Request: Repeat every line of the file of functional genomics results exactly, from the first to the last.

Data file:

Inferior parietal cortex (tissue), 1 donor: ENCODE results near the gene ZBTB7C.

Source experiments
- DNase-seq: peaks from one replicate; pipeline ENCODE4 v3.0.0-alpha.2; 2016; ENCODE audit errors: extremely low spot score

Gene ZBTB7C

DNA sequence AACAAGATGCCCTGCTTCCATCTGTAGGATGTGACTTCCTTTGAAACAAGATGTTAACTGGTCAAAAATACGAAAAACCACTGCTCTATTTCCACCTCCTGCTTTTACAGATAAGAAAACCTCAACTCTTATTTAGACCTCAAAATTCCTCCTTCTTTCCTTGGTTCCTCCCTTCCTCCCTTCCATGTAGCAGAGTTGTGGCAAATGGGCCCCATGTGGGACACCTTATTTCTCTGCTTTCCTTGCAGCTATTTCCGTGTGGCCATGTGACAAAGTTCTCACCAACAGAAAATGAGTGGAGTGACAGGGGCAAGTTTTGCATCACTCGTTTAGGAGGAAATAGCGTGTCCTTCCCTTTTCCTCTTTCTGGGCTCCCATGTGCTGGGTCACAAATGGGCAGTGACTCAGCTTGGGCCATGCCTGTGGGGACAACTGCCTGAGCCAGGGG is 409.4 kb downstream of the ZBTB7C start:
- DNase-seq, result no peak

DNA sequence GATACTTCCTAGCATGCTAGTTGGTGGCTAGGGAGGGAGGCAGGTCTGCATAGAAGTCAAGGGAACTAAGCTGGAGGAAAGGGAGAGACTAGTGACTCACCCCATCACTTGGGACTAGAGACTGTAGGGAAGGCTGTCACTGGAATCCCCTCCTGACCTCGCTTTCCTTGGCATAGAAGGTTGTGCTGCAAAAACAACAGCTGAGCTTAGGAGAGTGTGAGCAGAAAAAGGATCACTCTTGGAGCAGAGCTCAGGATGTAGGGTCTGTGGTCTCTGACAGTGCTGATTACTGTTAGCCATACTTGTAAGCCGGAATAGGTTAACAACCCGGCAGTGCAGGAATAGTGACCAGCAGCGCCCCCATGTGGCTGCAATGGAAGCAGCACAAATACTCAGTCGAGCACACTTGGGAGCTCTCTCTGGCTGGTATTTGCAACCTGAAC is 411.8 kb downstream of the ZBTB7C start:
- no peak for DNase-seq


Inferior parietal cortex (tissue), 1 donor: ENCODE results near the gene ZBTB7C.

Source experiments
- DNase-seq: peaks from one replicate; pipeline ENCODE4 v3.0.0-alpha.2; 2016; ENCODE audit errors: extremely low spot score

Gene ZBTB7C

DNA sequence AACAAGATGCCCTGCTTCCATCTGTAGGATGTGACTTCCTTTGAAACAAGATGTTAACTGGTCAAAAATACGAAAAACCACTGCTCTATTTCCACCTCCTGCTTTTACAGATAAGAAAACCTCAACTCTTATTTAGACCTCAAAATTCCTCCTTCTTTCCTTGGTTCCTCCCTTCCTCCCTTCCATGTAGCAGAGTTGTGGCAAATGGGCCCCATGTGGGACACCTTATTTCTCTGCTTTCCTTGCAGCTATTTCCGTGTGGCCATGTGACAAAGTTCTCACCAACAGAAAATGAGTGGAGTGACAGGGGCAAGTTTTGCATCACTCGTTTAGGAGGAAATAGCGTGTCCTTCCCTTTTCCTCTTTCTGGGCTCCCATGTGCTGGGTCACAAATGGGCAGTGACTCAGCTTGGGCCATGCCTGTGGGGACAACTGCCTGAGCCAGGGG is 409.4 kb downstream of the ZBTB7C start:
- DNase-seq, result no peak

DNA sequence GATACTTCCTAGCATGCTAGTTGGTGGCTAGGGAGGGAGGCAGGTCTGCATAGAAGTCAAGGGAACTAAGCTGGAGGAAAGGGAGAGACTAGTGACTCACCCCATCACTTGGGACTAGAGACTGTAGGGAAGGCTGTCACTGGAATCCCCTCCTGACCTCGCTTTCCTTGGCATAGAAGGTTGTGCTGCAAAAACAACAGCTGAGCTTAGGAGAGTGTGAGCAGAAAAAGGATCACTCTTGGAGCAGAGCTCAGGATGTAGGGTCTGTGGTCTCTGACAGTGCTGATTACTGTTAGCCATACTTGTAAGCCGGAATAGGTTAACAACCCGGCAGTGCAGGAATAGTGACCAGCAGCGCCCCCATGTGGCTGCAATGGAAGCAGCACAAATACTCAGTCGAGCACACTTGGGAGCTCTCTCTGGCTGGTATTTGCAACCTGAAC is 411.8 kb downstream of the ZBTB7C start:
- no peak for DNase-seq